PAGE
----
V. G. Belinskii, Polnoe sobranie sochinenii v tridtsati tomakh (Moscow: Akademiia nauk SSSR, 1953–59), 7: 503.
 Ibid., 432.
 Svetlana Evdokimova, Pushkin’s Historical Imagination (New Haven: Yale University Press, 1999), 142.
 Iurii M. Lotman, Roman Pushkina “Evgenii Onegin”: Kommentarii (Leningrad: Prosveshchenie, 1972).
 Ibid., 320.
 Ibid., 124.
 Yuri Chumakov, “Les rêves dans Eugène Onégine,” in L’Universalité de Pouchkine, ed. M. Aucouturier and J. Bonamour (Paris: Institut d’Études Slaves, 2000), 164.
 Lotman, Roman Pushkina “Evgenii Onegin,” 112–17.
 Holt Meyer, “Oneginych est´ mnogo: Der zitierte Name als Lesezeichen und performative Wiederholung,” Die Welt der Slaven 44 (1999): 335–66.
 Oleg Proskurin, Literaturnye skandaly pushkinskoi epokhi (Moscow: OGI, 2000), 229–59.
 Holt Meyer, Romantische Orientierung: Wandermodelle der romantischen Bewegung (Russland): Kjuchel’beker – Puškin – Wel’tman (Munich: Otto Sagner, 1995).
 Julian Moynahan, “Nabokov and Joyce,” in The Garland Companion to Vladimir Nabokov, ed. V. E. Aleksandrov (New York: Garland, 1995), 433–44.
 Vladimir Nabokov, “Pushkin, or the Real and the Plausible,” The New York Review of Books (31 March 1988), 38–42.
 M. Cetlin, V. Sirin: Vozvrashchenie Chorba: Rasskazy i stikhi, in V. V. Nabokov pro et contra: Lichnost´ i tvorchestvo Vladimira Nabokova v otsenke russkikh i zarubezhnikh myslitelei i issledovatelei, ed. B. Averina (St. Petersburg: Izdatel´stvo Russkogo Khristianskogo Gumanitarnogo Instituta, 1997), 218–19.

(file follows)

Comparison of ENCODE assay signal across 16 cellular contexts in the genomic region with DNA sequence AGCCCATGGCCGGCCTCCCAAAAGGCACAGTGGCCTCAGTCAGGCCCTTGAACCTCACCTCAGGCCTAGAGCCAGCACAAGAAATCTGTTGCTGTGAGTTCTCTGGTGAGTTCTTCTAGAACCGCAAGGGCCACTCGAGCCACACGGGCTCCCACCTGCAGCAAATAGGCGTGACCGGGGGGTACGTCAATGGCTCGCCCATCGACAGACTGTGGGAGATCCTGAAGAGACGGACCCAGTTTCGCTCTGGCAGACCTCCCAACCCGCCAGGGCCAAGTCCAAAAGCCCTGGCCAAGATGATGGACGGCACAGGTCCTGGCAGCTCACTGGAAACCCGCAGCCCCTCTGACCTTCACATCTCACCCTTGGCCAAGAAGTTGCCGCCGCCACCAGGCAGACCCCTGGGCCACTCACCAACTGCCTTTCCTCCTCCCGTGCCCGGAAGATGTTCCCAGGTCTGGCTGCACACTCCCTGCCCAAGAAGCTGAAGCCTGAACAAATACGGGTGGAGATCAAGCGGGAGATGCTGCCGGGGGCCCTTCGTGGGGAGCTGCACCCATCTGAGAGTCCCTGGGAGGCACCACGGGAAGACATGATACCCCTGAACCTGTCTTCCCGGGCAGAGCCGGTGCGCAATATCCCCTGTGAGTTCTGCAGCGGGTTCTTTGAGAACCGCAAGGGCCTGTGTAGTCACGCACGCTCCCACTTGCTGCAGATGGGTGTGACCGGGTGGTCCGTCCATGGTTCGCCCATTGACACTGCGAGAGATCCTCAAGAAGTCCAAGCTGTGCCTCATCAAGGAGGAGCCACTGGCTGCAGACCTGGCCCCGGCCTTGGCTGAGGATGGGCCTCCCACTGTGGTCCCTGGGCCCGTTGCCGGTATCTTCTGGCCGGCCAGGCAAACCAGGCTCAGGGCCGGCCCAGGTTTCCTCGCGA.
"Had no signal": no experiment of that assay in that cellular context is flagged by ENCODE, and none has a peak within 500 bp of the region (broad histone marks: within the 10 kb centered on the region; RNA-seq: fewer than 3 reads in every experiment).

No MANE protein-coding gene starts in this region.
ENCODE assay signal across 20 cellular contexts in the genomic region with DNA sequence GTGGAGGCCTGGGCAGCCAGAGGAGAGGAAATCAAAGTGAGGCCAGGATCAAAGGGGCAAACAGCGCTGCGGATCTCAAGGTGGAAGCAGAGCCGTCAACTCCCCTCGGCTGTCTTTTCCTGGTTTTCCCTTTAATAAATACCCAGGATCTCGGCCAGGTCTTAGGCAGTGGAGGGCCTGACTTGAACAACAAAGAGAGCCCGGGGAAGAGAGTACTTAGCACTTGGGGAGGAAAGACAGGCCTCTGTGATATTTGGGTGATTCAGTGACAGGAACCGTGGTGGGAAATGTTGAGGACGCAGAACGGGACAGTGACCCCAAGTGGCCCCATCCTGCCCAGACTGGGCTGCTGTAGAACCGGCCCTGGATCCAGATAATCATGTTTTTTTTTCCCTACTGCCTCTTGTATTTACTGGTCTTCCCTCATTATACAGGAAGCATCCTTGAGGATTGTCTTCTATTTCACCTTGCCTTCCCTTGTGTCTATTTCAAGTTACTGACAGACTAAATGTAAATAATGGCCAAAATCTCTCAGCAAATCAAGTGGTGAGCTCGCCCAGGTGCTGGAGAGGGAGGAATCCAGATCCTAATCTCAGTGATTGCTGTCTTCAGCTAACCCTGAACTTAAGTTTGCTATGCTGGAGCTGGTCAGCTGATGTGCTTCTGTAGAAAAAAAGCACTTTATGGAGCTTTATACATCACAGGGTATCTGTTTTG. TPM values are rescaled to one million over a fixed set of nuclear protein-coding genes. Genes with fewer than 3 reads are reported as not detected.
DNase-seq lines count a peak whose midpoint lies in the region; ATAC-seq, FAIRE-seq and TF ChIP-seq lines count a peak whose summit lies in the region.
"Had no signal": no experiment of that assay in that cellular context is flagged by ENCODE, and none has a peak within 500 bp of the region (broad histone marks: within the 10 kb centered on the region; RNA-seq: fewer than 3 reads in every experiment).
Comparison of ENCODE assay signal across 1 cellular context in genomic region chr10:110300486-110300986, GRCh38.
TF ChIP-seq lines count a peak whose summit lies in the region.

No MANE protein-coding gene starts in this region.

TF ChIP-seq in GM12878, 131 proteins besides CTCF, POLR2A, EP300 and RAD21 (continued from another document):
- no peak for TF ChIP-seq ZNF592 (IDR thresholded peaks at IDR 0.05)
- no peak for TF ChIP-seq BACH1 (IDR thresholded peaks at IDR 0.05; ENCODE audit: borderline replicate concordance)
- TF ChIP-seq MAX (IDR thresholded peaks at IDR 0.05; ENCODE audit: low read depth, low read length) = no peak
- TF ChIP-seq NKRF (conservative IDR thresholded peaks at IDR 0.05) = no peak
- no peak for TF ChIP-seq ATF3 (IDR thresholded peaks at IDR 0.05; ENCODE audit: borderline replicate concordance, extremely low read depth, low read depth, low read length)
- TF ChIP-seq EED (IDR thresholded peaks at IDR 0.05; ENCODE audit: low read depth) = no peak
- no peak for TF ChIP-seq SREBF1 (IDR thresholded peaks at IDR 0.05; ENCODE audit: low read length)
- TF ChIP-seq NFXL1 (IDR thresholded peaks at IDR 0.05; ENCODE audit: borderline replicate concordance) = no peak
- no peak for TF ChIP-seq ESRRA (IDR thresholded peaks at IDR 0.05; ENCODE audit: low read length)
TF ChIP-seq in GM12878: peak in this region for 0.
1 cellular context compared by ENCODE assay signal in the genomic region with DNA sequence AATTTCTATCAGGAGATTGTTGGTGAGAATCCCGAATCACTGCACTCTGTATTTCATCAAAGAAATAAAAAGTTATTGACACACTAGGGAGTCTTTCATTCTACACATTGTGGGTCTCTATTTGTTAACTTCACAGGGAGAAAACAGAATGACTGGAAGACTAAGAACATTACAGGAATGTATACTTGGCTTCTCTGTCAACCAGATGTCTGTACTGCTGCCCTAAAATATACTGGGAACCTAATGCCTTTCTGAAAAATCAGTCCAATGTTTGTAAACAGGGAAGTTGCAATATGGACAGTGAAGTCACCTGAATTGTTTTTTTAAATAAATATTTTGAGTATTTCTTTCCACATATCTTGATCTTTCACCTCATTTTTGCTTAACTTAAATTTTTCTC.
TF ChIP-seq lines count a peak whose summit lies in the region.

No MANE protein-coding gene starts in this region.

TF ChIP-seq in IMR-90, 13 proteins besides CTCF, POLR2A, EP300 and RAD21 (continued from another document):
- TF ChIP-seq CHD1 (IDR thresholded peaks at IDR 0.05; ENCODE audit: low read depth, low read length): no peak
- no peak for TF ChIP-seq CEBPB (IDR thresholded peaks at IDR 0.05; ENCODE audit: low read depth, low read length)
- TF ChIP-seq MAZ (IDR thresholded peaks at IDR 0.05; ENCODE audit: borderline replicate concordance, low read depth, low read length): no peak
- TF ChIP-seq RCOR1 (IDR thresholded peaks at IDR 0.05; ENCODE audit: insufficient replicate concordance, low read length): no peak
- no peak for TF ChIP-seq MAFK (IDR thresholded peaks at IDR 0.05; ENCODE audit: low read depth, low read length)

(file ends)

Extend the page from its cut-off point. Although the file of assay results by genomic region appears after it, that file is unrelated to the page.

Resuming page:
G. Ivanov, “V. Sirin: ‘Mashen´ka’, ‘Korol´, dama, valet,’ ‘Zashchita Luzhina,’ ‘Vozvrashchenie Chorba,’” in Averina, V. V. Nabokov pro et contra, 215–17.
 Alfred Appel, The Annotated Lolita: Vladimir V. Nabokov (New York: MacGraw-Hill, 1970).
 Andrej Bitow, “Die Unsterblichkeit eines Mückenstichs: Ein Russe liest Nabokov,” Du: Die Zeitschrift der Kultur 6 (June 1996).
 Magdalena Medarič, “Vladimir Nabokov i roman XX stoletiia,” in Averina, V. V. Nabokov pro et contra, 54–56.
 Sergei Davydov, Nabokov and Pushkin, in Aleksandrov, The Garland Companion to Vladimir Nabokov, 484.
 Ibid., 496.
 Edmund Wilson, “The Strange Case of Pushkin and Nabokov,” in The New York Review of Books (15 July 1965), 4.
 Alexander Dolinin, “Eugene Onegin,” in Aleksandrov, The Garland Companion to Vladimir Nabokov, 117–30.
 Ibid., 120.
 Ibid., 121–23.
 Vladimir Nabokov, “O knige, ozaglavlennoi ‘Lolita,’” in Averina, V. V. Nabokov pro et contra, 89.
 B. Stark, Pushkin v tvorchestve V. V. Nabokova, in Averina, V. V. Nabokov pro et contra, 772–82.
 Simon Karlinsky, “Vladimir Nabokov’s Novel Dar as a Work of Literary Criticism: A Structural Analysis,” The Slavic and East European Journal 7: 3 (1963): 286.
 I. P. Smirnov, ed., Hypertext Otčajanie: Sverchtekst Despair: Studien zu Vladimir Nabokovs Roman-Rätsel (Munich: Otto Sagner, 2000).